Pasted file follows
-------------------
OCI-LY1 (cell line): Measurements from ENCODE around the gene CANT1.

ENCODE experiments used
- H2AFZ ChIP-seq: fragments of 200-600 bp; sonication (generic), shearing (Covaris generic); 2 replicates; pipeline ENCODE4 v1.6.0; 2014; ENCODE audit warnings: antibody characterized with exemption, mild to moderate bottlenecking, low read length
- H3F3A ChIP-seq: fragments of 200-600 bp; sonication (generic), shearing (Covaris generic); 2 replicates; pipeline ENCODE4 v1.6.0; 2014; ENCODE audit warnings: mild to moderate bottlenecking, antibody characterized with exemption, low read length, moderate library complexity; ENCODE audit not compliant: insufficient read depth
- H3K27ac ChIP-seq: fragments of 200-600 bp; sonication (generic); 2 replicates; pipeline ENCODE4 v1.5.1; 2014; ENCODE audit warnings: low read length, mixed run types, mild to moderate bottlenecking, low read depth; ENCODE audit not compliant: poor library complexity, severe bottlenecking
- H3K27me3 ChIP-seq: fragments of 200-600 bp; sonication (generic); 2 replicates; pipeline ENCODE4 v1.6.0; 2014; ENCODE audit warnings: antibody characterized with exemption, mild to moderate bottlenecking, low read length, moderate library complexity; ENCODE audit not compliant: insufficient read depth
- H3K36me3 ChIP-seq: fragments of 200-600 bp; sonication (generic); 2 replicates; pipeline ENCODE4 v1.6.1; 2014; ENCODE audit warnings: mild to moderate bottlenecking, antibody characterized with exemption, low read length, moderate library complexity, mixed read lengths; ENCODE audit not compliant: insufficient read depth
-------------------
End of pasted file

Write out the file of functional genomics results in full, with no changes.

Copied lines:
OCI-LY1 (cell line): Measurements from ENCODE around the gene CANT1.

ENCODE experiments used
- H2AFZ ChIP-seq: fragments of 200-600 bp; sonication (generic), shearing (Covaris generic); 2 replicates; pipeline ENCODE4 v1.6.0; 2014; ENCODE audit warnings: antibody characterized with exemption, mild to moderate bottlenecking, low read length
- H3F3A ChIP-seq: fragments of 200-600 bp; sonication (generic), shearing (Covaris generic); 2 replicates; pipeline ENCODE4 v1.6.0; 2014; ENCODE audit warnings: mild to moderate bottlenecking, antibody characterized with exemption, low read length, moderate library complexity; ENCODE audit not compliant: insufficient read depth
- H3K27ac ChIP-seq: fragments of 200-600 bp; sonication (generic); 2 replicates; pipeline ENCODE4 v1.5.1; 2014; ENCODE audit warnings: low read length, mixed run types, mild to moderate bottlenecking, low read depth; ENCODE audit not compliant: poor library complexity, severe bottlenecking
- H3K27me3 ChIP-seq: fragments of 200-600 bp; sonication (generic); 2 replicates; pipeline ENCODE4 v1.6.0; 2014; ENCODE audit warnings: antibody characterized with exemption, mild to moderate bottlenecking, low read length, moderate library complexity; ENCODE audit not compliant: insufficient read depth
- H3K36me3 ChIP-seq: fragments of 200-600 bp; sonication (generic); 2 replicates; pipeline ENCODE4 v1.6.1; 2014; ENCODE audit warnings: mild to moderate bottlenecking, antibody characterized with exemption, low read length, moderate library complexity, mixed read lengths; ENCODE audit not compliant: insufficient read depth